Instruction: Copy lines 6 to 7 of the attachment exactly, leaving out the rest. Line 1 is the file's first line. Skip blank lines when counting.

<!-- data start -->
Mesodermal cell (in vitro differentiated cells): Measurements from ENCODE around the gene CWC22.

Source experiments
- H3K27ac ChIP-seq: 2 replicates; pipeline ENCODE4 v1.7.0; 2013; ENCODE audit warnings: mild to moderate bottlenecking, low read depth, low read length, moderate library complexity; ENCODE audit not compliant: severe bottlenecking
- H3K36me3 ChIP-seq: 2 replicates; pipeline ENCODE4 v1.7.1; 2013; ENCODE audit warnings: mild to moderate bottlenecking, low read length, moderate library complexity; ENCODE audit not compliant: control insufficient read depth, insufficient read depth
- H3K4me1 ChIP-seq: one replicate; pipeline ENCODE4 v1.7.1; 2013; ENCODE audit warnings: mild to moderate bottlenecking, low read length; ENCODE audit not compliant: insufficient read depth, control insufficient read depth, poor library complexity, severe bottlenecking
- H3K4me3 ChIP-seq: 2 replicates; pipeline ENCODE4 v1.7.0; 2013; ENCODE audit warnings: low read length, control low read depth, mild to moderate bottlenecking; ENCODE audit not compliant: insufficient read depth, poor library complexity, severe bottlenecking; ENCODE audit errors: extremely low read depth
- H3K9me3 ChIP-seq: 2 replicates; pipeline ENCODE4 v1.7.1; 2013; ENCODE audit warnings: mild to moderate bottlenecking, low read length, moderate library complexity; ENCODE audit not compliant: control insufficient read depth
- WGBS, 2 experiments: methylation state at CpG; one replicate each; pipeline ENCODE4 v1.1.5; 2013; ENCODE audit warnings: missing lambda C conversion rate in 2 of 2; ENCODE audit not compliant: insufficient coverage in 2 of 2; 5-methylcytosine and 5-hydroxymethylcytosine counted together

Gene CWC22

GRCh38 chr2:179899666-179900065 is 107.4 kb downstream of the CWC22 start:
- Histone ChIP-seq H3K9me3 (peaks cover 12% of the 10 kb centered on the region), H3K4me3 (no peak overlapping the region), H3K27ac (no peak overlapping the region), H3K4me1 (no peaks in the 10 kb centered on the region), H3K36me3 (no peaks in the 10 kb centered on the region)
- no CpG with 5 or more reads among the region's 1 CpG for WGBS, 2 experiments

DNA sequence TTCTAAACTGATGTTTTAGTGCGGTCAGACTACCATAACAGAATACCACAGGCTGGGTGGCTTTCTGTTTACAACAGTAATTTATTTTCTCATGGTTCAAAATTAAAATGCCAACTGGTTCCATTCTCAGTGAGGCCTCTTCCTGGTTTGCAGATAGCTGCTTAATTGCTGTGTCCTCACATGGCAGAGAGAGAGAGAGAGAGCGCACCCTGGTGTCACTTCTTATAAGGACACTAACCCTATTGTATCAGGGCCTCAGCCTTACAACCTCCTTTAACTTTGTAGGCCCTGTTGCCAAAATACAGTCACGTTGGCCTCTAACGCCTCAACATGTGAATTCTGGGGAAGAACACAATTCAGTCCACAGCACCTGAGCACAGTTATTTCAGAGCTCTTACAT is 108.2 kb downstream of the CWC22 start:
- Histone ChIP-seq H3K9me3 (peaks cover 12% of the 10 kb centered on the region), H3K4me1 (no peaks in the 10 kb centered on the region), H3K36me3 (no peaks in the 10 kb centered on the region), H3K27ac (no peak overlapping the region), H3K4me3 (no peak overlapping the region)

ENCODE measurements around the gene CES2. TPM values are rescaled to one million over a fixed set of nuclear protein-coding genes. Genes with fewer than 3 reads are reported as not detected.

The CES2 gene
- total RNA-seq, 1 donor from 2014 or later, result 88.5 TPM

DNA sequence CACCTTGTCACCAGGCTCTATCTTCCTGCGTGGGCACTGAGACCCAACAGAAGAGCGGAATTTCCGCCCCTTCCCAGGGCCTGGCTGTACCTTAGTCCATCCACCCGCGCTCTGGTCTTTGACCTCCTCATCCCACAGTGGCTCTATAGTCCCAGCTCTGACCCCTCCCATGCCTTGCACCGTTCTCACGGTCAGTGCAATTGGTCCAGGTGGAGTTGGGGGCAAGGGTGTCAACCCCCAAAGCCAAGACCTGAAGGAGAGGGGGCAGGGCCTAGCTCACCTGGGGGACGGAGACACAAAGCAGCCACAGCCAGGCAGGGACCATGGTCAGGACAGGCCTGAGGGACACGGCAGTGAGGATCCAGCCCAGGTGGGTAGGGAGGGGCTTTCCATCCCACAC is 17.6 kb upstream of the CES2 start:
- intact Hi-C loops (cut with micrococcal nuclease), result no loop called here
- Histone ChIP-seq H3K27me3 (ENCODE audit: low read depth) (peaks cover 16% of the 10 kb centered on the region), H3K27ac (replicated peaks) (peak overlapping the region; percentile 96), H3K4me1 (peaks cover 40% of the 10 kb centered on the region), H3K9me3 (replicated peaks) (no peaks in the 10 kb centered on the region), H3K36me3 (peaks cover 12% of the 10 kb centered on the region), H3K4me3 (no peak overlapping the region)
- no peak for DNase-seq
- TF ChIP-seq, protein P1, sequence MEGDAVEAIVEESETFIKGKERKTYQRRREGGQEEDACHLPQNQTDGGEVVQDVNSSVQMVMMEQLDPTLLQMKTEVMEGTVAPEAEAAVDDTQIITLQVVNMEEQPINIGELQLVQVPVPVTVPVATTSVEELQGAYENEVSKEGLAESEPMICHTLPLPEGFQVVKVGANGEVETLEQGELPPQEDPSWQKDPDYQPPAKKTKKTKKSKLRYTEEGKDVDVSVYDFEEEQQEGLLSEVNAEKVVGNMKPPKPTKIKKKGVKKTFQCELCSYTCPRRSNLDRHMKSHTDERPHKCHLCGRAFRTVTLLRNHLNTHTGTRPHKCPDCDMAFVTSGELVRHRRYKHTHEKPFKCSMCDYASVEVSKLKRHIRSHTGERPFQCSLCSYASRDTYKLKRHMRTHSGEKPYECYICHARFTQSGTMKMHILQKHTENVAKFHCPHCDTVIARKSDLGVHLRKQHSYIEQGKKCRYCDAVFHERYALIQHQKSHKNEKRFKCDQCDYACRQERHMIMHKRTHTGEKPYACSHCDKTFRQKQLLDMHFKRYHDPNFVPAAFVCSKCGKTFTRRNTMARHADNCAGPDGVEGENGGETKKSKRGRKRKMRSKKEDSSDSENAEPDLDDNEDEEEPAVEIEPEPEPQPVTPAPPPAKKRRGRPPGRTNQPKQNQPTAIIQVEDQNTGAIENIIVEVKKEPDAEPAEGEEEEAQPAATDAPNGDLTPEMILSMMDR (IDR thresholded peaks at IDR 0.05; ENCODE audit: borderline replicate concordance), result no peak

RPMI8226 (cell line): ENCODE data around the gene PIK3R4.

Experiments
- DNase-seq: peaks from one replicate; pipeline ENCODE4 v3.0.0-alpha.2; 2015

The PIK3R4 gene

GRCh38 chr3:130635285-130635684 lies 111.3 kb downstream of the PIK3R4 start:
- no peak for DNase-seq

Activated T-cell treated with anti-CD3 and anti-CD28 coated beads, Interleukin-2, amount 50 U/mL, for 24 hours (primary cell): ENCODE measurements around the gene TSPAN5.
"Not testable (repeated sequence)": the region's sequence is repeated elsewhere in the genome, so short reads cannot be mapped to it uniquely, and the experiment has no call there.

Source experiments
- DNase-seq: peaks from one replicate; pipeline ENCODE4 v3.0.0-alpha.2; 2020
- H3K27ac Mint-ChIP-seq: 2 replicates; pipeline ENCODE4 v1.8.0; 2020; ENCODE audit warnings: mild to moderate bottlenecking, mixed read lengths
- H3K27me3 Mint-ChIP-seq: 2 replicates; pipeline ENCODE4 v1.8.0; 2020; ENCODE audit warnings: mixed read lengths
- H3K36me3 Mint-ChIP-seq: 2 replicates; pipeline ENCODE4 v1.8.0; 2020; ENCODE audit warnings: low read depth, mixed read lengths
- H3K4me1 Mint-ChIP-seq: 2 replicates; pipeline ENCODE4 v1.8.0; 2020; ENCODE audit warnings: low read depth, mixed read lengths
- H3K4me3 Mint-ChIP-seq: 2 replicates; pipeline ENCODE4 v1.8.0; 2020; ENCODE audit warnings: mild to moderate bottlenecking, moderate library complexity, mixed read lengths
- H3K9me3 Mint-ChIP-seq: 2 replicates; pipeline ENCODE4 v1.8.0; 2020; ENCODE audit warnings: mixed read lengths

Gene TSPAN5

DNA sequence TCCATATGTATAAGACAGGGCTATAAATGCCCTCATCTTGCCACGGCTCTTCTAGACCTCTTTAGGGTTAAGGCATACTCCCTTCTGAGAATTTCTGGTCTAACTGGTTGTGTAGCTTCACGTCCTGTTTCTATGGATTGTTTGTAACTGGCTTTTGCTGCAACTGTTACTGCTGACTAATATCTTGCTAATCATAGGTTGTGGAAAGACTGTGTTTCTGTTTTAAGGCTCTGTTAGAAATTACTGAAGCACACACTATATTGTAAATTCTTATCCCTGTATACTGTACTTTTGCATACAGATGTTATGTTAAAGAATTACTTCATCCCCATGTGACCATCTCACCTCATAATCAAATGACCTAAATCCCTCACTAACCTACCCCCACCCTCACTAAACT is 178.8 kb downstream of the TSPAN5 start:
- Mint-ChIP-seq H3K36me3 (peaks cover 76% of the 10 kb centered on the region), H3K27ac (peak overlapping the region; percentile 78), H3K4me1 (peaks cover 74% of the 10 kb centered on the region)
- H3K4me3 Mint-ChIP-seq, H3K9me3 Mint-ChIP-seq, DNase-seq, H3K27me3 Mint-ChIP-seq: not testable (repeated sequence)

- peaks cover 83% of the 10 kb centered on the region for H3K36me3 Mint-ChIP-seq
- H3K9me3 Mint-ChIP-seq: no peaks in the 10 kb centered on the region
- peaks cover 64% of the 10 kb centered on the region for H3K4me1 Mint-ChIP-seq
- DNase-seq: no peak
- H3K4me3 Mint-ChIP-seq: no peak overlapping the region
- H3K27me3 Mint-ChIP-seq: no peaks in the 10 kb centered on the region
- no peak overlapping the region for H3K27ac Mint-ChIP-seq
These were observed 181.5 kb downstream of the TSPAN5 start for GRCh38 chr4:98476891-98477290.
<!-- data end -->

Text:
- H3K4me3 ChIP-seq: 2 replicates; pipeline ENCODE4 v1.7.0; 2013; ENCODE audit warnings: low read length, control low read depth, mild to moderate bottlenecking; ENCODE audit not compliant: insufficient read depth, poor library complexity, severe bottlenecking; ENCODE audit errors: extremely low read depth
- H3K9me3 ChIP-seq: 2 replicates; pipeline ENCODE4 v1.7.1; 2013; ENCODE audit warnings: mild to moderate bottlenecking, low read length, moderate library complexity; ENCODE audit not compliant: control insufficient read depth